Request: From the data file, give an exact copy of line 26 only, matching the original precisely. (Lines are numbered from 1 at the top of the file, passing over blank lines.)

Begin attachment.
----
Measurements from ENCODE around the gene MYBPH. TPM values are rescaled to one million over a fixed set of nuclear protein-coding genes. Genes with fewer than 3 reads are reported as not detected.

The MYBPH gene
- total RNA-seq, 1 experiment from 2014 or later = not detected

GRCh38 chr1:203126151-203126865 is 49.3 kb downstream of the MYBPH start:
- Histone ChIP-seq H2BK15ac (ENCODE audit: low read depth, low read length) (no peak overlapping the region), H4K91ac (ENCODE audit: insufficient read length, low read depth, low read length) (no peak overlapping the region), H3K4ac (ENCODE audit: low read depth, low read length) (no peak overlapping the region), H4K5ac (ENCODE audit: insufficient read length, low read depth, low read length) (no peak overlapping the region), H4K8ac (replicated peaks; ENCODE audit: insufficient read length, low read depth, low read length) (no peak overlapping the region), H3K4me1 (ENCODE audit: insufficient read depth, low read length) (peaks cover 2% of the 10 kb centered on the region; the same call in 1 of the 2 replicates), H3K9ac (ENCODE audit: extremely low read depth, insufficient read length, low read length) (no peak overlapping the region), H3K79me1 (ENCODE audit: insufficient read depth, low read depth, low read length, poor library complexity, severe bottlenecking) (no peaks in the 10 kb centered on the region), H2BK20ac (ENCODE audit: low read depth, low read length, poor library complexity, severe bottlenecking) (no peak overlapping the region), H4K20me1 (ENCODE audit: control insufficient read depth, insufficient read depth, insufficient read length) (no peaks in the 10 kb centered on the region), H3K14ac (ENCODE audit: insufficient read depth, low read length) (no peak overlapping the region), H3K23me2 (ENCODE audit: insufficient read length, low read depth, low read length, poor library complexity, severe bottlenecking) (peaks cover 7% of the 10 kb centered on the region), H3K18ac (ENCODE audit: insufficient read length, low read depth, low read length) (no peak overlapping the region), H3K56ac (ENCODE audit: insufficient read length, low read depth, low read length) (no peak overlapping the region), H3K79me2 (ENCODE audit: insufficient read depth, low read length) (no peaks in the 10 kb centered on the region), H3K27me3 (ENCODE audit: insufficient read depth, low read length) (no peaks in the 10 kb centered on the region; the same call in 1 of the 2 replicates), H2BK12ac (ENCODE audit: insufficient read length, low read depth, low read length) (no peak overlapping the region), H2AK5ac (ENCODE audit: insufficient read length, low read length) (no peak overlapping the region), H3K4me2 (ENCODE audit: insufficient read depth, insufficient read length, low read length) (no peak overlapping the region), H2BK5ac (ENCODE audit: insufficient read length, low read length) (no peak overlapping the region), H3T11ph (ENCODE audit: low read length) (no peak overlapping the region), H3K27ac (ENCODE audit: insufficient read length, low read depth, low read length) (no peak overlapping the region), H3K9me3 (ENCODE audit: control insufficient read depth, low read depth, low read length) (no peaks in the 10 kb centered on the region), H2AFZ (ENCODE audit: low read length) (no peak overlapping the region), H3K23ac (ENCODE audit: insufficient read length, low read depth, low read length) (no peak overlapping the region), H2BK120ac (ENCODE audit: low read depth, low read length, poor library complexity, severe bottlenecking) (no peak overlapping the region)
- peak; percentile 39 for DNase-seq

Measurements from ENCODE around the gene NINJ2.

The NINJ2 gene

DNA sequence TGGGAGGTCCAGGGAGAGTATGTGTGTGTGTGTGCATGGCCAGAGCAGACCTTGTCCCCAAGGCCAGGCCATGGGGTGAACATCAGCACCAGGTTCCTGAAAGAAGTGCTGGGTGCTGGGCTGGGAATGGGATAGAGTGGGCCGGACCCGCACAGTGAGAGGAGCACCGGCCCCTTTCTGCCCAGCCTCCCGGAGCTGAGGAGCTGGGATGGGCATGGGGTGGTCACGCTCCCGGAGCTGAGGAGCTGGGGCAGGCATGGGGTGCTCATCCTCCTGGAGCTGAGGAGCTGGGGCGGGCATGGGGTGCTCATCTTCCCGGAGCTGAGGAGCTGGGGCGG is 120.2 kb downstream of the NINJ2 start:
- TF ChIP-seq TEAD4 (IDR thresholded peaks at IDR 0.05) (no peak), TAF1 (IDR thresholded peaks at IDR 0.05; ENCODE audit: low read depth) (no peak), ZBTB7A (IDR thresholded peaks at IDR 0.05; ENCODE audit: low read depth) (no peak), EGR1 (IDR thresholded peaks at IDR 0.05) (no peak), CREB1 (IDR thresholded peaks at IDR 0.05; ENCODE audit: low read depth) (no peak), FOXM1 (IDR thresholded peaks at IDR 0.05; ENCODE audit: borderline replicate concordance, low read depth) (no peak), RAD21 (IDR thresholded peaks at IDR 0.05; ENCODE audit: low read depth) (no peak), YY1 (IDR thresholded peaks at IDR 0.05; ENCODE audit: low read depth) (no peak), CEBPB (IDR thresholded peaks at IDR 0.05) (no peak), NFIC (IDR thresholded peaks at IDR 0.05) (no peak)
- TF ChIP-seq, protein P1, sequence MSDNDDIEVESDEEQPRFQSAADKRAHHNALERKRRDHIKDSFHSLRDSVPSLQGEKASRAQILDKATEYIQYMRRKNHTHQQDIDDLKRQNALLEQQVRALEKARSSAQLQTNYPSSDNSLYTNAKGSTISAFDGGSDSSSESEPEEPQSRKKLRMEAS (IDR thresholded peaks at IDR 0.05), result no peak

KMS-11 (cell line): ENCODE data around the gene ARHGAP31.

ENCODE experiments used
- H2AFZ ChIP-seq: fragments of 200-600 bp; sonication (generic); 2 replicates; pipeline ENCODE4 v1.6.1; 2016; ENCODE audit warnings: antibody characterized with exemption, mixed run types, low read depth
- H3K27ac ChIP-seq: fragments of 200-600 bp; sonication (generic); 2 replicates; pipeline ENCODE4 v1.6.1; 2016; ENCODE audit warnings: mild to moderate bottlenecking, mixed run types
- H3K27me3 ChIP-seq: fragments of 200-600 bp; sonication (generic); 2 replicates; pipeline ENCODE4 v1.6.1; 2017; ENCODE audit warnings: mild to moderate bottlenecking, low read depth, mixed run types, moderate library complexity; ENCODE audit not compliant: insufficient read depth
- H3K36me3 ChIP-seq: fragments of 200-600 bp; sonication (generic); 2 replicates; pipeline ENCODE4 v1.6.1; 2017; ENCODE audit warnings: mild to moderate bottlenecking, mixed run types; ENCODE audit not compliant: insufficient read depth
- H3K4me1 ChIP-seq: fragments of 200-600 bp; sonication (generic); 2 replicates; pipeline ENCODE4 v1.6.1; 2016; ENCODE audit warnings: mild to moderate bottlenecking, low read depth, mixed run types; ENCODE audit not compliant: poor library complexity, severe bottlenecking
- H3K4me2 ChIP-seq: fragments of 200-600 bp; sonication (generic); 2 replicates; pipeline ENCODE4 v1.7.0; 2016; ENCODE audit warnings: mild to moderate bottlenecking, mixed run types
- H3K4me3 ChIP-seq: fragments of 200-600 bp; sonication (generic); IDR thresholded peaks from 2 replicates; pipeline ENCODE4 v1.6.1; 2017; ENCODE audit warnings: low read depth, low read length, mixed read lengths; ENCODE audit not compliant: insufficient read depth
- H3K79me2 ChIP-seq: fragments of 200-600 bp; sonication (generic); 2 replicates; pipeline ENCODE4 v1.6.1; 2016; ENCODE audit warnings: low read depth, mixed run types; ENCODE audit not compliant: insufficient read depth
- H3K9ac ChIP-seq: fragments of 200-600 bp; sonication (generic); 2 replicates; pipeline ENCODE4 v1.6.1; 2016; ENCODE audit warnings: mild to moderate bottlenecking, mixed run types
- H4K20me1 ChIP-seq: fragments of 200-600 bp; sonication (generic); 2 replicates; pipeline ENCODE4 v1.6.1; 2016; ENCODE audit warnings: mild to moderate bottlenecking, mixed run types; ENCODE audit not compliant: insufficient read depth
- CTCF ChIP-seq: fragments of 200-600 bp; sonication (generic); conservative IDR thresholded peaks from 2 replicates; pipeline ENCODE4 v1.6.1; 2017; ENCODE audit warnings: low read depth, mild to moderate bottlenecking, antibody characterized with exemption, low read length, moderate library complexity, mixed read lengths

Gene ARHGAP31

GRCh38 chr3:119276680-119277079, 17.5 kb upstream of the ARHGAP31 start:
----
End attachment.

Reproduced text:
GRCh38 chr3:119276680-119277079, 17.5 kb upstream of the ARHGAP31 start: